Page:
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Liberated Muse Arts Group

Obama in Kenya by Deidre CreativeSoul

First, unity:

our fathers' names

stretched into question marks,

every blank space

crowded with assumptions;

 

hearts that beat

for single moms,

senior citizens

and poor dreamers;

 

brown skin tones implying

connection to distant nations

we have never known

and no end of grief

in our so-called own

which not even the spirit of aloha

allowed you to ignore.

 

Does it really matter, then,

that your Kenyan big ma

can trace the family back

twelve generations?

 

A little.

 

You are Luo. I am… jealous.

My question marks are bolder,

my blank spaces, longer.

They throb like missing limbs.

 

Some days, I search the mirror

for traces of faces that predate

cotton, chains and crack cocaine.

I miss the music of their names.

 

Can you explain this rage to America?

 

Does it matter that your Kansan grandparents

resemble the bandits who robbed me

of an ancestry more specific than

kente stoles, Senegalese twists and

other scraps of Continental cultures

pieced together by people

with no remembered past

to glorify?

 

It seems almost too-convenient

that in the aftermath of Hurricane Bush,

white America has fallen in love

with you, who will not remind them

their ancestors were bandits

who crucified our sages

and scrubbed our mother's tongues.

 

With you, they can pretend

that all my scars are self-inflicted,

feed me Greco-Roman-British legends

through ever-present airwaves

yet insist that I am tragically obsessed

with Africa's inglorious past.

 

After all, one of “us” has made it to the White House:

isn't that enough to satisfy?

 

Not quite. You are Luo. I am…

homeless. I dare not hope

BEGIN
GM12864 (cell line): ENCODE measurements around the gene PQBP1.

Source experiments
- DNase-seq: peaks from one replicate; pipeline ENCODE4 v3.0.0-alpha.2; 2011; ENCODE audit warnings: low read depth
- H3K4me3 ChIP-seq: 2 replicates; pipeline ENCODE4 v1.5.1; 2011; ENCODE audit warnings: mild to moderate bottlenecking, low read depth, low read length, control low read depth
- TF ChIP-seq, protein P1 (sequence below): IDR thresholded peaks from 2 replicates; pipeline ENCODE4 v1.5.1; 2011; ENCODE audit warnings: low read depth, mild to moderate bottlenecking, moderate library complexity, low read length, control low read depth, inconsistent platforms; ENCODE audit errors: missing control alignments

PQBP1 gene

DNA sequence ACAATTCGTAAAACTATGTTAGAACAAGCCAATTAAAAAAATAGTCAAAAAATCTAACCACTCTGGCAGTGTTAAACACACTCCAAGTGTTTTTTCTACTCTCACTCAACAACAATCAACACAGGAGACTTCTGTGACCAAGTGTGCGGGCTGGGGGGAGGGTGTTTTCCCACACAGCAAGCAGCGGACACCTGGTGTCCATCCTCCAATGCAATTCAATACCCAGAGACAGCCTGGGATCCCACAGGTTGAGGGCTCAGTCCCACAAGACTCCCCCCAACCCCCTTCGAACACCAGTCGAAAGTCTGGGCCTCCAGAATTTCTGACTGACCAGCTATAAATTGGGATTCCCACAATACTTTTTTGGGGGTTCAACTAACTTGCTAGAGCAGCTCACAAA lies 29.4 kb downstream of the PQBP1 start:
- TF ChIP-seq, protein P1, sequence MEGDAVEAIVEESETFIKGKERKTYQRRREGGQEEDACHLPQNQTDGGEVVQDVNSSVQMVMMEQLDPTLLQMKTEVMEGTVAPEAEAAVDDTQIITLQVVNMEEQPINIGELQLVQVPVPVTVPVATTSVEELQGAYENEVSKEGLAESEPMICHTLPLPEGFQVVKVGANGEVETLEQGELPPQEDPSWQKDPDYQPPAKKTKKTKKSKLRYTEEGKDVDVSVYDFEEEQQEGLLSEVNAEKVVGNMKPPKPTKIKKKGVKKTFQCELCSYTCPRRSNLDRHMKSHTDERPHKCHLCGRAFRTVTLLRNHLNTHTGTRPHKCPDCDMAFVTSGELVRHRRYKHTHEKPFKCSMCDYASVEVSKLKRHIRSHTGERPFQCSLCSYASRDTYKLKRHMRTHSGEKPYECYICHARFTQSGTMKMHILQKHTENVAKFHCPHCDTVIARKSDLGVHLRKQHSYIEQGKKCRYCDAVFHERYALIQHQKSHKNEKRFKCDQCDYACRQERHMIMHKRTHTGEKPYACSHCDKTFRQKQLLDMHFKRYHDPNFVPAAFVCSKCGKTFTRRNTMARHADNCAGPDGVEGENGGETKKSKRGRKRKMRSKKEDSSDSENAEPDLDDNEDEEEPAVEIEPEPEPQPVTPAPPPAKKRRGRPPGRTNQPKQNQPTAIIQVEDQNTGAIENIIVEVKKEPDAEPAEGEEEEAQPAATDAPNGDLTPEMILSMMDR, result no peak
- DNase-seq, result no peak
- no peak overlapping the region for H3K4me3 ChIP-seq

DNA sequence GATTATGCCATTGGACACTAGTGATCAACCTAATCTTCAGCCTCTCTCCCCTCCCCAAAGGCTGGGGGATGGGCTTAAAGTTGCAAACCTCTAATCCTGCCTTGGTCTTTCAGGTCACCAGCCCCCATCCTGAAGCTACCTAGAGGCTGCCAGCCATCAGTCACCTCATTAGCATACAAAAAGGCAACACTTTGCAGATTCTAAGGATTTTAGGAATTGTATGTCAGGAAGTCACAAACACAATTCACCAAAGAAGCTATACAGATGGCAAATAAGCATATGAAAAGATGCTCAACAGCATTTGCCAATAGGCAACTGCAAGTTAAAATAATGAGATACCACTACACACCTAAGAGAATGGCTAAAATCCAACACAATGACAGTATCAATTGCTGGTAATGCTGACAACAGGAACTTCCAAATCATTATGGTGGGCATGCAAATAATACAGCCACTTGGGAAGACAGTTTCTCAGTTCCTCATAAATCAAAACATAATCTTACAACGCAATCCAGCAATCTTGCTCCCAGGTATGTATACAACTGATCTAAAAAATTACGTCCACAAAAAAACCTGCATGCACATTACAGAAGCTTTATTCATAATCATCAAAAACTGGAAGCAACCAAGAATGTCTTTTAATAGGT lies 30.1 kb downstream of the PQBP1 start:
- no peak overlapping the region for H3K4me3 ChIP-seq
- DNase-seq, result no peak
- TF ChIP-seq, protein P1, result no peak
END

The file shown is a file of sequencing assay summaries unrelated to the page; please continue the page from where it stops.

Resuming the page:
that you have come to bandage

open wounds or purge

planted images of flesh eaters

and headhunters, maniacal warlords

and fat-bellied skeletons.

 

If you could, they would nail you to a cross. 

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Deidre CreativeSoul

Deidre CreativeSoul is a poet, photographer and publisher. Her debut collection,
Border Crossing: a poetic memoir, was released at the end of 2015 and is set primarily
in the small neighborhoods where she was born and raised on the edge of Washington, DC
and Prince George's County, Maryland. A traveler at heart, she has worked, lived and
studied in Los Angeles, Atlanta, Boston and most recently, New Orleans. She has
performed in nearly every city she's called home, including Womanifest, a quarterly
showcase of women artists in New Orleans, Black Friday, a bimonthly arts event in
Atlanta, and Busboys and Poets in Washington, DC.

Deidre is a graduate of Emerson College's MFA program in Creative Writing and an
alumni of the Cave Canem Poetry Retreat. Her poems have appeared in several
publications including the anthologies Full Moon on K Street and Gathering Ground.
After teaching community writing workshops and college-level writing courses for
several years, Deidre led her first international poetry workshop in 2014 at Culture
and Development East Africa in Dar es Salaam, Tanzania and gave her debut
performance in Ghana in February 2016.